Dorian Camoy has worked all his life to hide his sensual, dangerous side from his Puritanical grandfather.  His mother has the same passionate nature but when she descends into madness and is committed to an asylum Dorian’s carefully arranged world comes crashing down.  When he also begins to experience the same symptoms of madness – pressure in the head, visual phenomena like ghosts – he concludes that he will die raving mad, like his mother, and secretes himself in rural Dartmoor.  A freak accident makes him the Earl of Rawnsley, a title he neither wants nor needs because his interfering relatives decide he needs a wife.  Fast.

Gwendolyn Adams wanted – wants – to be a doctor but for a woman in the early nineteenth century this is an impossibility.  So she has studied, found a mentor, and has been waiting for an opportunity to implement her education.  When her family proposes that she marry the “Mad Earl” she accepts.  Dorian, however, takes a bit of convincing.

What follows is a sweet love story tinged with sadness.  Dorian is determined that, if he is truly going mad, that he not hurt himself or anyone else in any way.  Gwen is determined to care for him and alleviate his symptoms – no matter the cost.  She investigates his mother’s symptoms and reaches an entirely different conclusion: Dorian’s mother wasn’t mad and neither is he.  Gwen, armed with modern medicine, frees Dorian from the fear that he will die raving, tearing out his hair, drugged and manacled in an asylum but there is a bittersweet lining: Dorian isn’t cured.  Even though they are free to love one another their future isn’t the bright and rosy one so often conveyed in romance novels.

The Mad Earl’s Bride also brings back a few beloved characters from Lord of Scoundrels – Bertie Trent (in a deliciously earnest role) and Dain (strangely, Jessica is only mentioned obliquely).  It is nice to see how Dain has come along since the end of his book a few months prior.

The Mad Earl’s Bride was originally published in the 1995 anthology Three Weddings and a Kiss and has been re-released as a stand-alone e-novella by Avon.  I received access to a DRC via Edelweiss through the Avon Addicts program.

mini-review · Reading Graphically · stuff I read

Asterios Polyp

Summary from Goodreads:
The triumphant return of one of comics’ greatest talents, with an engrossing story of one man’s search for love, meaning, sanity, and perfect architectural proportions. An epic story long awaited, and well worth the wait.

Meet Asterios Polyp: middle-aged, meagerly successful architect and teacher, aesthete and womanizer, whose life is wholly upended when his New York City apartment goes up in flames. In a tenacious daze, he leaves the city and relocates to a small town in the American heartland. But what is this “escape” really about?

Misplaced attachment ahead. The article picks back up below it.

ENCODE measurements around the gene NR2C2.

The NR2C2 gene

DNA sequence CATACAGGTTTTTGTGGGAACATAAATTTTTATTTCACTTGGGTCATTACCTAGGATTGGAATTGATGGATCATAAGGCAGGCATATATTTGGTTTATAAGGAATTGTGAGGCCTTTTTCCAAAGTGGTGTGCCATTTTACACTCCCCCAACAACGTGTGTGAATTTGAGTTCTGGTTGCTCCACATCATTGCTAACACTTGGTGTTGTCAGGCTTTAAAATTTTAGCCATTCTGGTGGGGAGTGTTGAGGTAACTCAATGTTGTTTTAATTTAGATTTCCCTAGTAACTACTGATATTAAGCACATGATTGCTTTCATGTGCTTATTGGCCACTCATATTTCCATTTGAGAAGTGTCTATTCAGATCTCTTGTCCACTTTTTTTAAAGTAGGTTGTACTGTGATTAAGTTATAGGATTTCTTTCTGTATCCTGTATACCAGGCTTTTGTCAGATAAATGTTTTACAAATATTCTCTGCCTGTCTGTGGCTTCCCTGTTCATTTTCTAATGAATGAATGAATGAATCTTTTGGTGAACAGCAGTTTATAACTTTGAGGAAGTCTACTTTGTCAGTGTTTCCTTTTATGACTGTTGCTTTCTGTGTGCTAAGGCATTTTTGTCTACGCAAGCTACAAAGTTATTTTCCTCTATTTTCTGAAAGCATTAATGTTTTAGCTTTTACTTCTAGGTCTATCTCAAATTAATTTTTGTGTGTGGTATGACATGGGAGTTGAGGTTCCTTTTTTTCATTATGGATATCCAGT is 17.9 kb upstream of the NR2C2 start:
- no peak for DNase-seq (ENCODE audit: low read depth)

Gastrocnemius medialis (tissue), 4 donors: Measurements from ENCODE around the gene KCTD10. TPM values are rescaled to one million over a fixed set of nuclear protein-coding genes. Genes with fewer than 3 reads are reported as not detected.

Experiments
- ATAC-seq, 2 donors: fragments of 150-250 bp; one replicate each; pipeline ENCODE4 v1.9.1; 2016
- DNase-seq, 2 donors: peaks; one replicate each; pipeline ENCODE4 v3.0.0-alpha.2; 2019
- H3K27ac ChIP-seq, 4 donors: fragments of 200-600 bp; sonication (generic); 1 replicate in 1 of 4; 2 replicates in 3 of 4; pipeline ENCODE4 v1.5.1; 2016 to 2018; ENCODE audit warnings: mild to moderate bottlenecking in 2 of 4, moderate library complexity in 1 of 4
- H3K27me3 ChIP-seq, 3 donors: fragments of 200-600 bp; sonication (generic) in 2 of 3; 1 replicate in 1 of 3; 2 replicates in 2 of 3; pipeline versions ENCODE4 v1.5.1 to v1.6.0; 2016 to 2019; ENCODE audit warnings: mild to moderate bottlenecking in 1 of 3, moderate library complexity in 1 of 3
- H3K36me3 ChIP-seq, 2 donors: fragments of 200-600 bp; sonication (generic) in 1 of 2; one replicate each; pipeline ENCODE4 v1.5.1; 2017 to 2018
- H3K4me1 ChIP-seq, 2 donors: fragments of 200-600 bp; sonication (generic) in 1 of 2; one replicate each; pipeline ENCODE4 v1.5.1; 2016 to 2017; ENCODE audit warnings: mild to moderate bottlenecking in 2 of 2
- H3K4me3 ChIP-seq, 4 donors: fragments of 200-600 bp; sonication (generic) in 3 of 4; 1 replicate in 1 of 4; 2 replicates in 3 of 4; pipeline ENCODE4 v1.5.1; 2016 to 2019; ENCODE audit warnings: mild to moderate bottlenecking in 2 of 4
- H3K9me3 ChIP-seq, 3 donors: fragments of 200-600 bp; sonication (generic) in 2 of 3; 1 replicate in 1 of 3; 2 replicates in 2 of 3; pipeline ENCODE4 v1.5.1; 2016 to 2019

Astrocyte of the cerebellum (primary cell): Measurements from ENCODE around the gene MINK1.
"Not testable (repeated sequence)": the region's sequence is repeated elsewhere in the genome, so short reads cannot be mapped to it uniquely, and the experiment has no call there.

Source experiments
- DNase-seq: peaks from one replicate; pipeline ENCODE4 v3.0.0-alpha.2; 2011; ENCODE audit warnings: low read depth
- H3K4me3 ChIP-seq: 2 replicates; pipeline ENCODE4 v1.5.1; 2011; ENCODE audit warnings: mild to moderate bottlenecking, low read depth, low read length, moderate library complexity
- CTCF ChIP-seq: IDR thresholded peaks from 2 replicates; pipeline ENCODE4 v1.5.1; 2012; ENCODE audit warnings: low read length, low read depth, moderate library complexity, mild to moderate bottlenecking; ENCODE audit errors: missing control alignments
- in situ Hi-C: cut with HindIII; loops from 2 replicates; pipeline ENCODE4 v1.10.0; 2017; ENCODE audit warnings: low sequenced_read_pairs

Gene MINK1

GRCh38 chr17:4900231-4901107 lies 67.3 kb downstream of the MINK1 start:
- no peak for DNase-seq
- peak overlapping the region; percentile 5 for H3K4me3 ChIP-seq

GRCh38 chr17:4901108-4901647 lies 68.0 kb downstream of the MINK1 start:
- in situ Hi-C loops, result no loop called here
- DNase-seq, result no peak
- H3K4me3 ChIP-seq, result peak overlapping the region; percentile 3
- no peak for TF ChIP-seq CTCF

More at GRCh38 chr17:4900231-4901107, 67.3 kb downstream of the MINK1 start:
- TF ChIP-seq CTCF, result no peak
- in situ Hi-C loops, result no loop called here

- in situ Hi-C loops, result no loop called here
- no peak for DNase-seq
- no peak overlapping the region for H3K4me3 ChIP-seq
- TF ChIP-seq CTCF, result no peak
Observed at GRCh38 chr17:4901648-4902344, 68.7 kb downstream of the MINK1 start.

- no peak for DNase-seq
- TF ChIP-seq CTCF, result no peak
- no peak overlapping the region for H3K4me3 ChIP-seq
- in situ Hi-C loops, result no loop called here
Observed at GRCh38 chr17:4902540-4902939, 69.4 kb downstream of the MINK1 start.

As the story unfolds, moving between the present and the past, we begin to understand this confounding yet fascinating character, and how he’s gotten to where he is. And isn’t. And we meet Hana: a sweet, smart, first-generation Japanese American artist with whom he had made a blissful life. But now she’s gone. Did Asterios do something to drive her away? What has happened to her? Is she even alive? All the questions will be answered, eventually.

In the meantime, we are enthralled by Mazzucchelli’s extraordinarily imagined world of brilliantly conceived eccentrics, sharply observed social mores, and deftly depicted asides on everything from design theory to the nature of human perception.

Asterios Polyp is David Mazzucchelli’s masterpiece: a great American graphic novel.

Next up in my catch-up-with-graphic-novels-I-missed I tracked down a copy of Asterios Polyp at the public library. A much-referenced book, so I was very interested in the story and style.

The art/drawing style is very rewarding.  I hesitate to say it has a “mod” feel, because I don’t think that’s exactly it, but the limited color palettes made me think of a more vintage style.  The story didn’t make quite as much sense to me.  It felt overly convoluted – and I’m not quite sure what was up with the twin thing except that it fed Asterios’s obsession with duality – but I liked the coverage of Asterios’s entire life and how he was forced to re-invent himself.  Fabulous sequence of “everyday” events about 2/3 through.

mini-review · Reading Graphically · stuff I read

Relish: My Life in the Kitchen

Summary from Goodreads:
A vibrant, food-themed memoir from beloved indie cartoonist Lucy Knisley.